If you’re spending hundreds of dollars on a dinner, you better have the rest of your night blocked off for it. This isn’t something that comes along every day. Restaurants like this are often used to doing fewer covers each night because they know their patrons will take their time and enjoy the experience. Don’t feel like you need to rush. Get to know your server. Eat slowly. Take time to think about and savor what you’re digesting. Presumably, an intense amount of work went into the construction of your salad alone. Don’t take it for granted. Appreciate it, maybe even sneak your phone out to grab some photos of it, and eat as much of it as you possibly can. This is not the time to be mindful of your portions. It’s not uncommon to spend three hours having dinner at fine dining establishments. Let it happen.

Have you had noteworthy experiences dining at super high-end restaurants? Any other tips for those who might not be familiar with the culture? Let us know in the comments below!

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Where to Feed at San Francisco's Ferry Building

July 2, 2015 at 2:00 PM | by | ()

San Francisco might possibly be one of the best cities to nosh on delicious farm-to-table bites while sipping boutique wines — especially in the bay city's charming gems of neighborhoods. The Embarcadero is a great place to get a one-stop-shopping experience without exhausting your legs sore from countless hills and steps.

Although guidebook recommendations make it popular with tourists, the Ferry Building is actually a hot spot for locals as well. The 117-year old building is a great place to score some snaps of the Bay Bridge and breathe in the salty air, plus its food hall is a cool place to discover homegrown (and hipster-inflected) tastes of the region. Saturday mornings are special, with a farmers market dominating the sidewalk in front — but everyday is an event to be experienced, and here are some of our favorite food purveyors to check out.

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Around the World in 9 Grilled Cheese Sandwiches

June 24, 2015 at 10:00 AM | by | ()

The gooey, creamy sandwich that all kids grew up with (and most of us continued to eat religiously into adulthood) has a scrumptious legacy all over the world.

Grilled cheese is one of the simplest, yet most universally delicious dishes in existence. But the days of making grilled cheese sandwiches with cautiously white, airy bread and neon-orange processed cheese of questionable origin is a thing of the past. At least, we think it should be in your past — because there are so many other options.

Put down the Kraft singles and join us for a trip around the world to see how this iconic, lovable sandwich manifests in other parts of the globe.

We take full responsibility for your looming hunger.


Down Unda, grilled cheese often comes in the form of a jaffle, which is a traditional toasted sandwich made in an enclosed metal skillet (often called a jaffle iron). After inserting the sandwich into the jaffle iron, it becomes sealed around all edges; the excess crust is cut away once the iron is sealed. The result is sort of like an Aussie hot pocket. If you’re in Melbourne, pay close attention to Jafflechutes; they basically send you grilled cheese/jaffles via parachutes magically dropped from the sky. No really, that's what they do. [Photo via Flickr]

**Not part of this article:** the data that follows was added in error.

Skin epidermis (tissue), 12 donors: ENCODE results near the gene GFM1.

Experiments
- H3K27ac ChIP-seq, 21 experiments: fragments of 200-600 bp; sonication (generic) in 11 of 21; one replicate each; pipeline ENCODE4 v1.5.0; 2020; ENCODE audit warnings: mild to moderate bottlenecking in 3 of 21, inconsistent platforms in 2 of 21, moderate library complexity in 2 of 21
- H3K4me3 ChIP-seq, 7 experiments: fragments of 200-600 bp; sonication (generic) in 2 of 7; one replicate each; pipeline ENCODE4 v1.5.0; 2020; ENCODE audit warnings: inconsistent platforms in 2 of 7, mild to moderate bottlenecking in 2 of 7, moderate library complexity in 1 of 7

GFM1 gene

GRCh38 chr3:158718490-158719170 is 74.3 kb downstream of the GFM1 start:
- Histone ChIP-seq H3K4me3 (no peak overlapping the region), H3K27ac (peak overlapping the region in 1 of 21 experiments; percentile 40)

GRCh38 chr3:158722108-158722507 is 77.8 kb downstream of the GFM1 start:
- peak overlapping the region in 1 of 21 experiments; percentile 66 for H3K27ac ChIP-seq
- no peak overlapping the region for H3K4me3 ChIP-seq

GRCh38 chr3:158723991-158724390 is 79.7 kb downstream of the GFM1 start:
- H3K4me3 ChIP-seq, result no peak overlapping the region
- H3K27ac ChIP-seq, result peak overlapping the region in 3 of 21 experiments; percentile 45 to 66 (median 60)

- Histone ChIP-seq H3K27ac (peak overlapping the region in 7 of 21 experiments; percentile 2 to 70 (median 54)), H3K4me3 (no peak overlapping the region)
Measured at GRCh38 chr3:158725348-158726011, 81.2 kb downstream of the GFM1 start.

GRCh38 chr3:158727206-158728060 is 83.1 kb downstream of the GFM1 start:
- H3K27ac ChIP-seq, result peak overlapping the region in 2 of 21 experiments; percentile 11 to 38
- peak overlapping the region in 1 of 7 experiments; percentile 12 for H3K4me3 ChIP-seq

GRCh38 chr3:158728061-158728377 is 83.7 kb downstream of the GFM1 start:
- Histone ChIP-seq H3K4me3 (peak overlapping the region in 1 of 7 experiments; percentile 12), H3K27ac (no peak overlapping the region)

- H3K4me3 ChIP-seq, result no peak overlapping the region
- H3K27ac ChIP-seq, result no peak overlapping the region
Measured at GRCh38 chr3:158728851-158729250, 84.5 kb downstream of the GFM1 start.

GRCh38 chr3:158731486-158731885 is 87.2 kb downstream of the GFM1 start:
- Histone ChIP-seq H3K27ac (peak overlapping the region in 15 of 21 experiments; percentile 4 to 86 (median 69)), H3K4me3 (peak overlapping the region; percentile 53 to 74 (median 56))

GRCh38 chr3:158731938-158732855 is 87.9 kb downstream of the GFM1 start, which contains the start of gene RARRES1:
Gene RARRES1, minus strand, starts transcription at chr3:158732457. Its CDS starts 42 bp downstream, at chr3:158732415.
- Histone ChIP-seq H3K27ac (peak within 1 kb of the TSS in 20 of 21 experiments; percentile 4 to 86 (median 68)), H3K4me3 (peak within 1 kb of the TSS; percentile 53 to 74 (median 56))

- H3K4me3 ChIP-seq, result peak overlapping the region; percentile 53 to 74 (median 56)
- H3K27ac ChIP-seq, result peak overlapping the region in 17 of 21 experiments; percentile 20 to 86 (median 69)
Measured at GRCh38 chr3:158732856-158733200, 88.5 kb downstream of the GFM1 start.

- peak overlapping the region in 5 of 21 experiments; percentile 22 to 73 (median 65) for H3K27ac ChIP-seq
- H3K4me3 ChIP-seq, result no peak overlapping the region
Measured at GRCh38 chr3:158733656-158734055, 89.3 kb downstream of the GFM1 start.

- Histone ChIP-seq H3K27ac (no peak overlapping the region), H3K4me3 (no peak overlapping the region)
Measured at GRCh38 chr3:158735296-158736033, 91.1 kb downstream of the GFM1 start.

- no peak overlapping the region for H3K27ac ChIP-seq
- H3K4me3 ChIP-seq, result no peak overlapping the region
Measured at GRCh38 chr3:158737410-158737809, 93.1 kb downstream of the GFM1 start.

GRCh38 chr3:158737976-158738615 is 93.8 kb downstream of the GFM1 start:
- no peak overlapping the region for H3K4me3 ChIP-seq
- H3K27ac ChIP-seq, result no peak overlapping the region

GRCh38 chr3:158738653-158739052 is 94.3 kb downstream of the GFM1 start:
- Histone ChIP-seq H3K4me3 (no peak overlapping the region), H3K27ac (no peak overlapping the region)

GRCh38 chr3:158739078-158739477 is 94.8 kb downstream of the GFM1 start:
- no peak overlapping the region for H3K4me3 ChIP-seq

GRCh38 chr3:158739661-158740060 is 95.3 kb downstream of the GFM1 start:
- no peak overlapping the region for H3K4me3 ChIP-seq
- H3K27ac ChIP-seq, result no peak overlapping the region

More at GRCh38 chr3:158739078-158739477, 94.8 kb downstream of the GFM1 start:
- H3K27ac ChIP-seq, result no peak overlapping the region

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Foreign Grocery Friday: Sausage, Beer, and Haribo Inside Frankfurt’s HIT Markt

June 12, 2015 at 10:13 AM | by | ()

When we travel, one of our favorite things to do is to pop into a local grocery store and check out the food products and candies we'd never find anywhere else. So we're trying out this new feature, Foreign Grocery Friday, where each week we'll feature some of our (and your) favorite overseas treats. Got a recommendation? Let us know!

To say Germany hasn't influenced the U.S. would be like denying the existence of water. German is the top self-identified ancestry among Americans. are the most common ancestor among Americans. The Germans taught us to love fairy tales like Cinderella and Snow White — while we gave them David Hasselhoff. Two of our country’s beloved meals originate from the Germans: The hamburger comes from Hamburg and frankfurter from Frankfurt. Even apple pie — as “American” as freedom, Big Gulps, and Truck Nuts — is a clear derivative of Apfel Streusel.

Needless to say, ambling around Frankfurt's HIT Markt (Mörfelder Landstraße 129) felt satisfyingly familiar. Upon entering, we saw on one side a bakery loaded with fresh pastries and Kornbrötchen sandwiches. Opposite was a Turkish section, complete with a döner spit and colorful Turkish sauces and freshly spiced veggies.

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Royal Feasts in Queens: Eating Our Way Through NYC's Most Diverse Borough

June 1, 2015 at 11:00 AM | by | ()

Manhattan serves the elites: those money-eyed Wall St. execs and celebrity penthouse dwellers. The Bronx has — well, the Yankees. Brooklyn features those oddball creative kids eating artisanal doughnuts in brick-walled cafes-barbershop-dog parlors. And Queens? Queens has everybody else.

For most visitors, a stop in that last borough is usually no longer than a quick jaunt through JFK or LaGuardia; they might be rushing out the moment they arrive. But what Queens lacks in sexiness, it makes up for with affordability and its status as the city’s most culturally diverse neighborhood. (The notion of Manhattan as a melting pot ended when rent exceeded $2,500/month and the LES chose kitty cafes and clubs named “Fat Baby” over Jewish bakeries and Russian borscht kitchens.)

Today many of NYC’s immigrants reside in Queens, making the borough, which would already be the fourth-largest city in the US if it seceded from NYC, the most ethnically diverse urban area in the entire world. Here over 138 languages are spoken by immigrants from over 100 countries. When you get that many cultures together, well, you get a delicious stew a-brewing, making Queens arguably one of the best places to eat and drink — especially on a budget — in the entire country.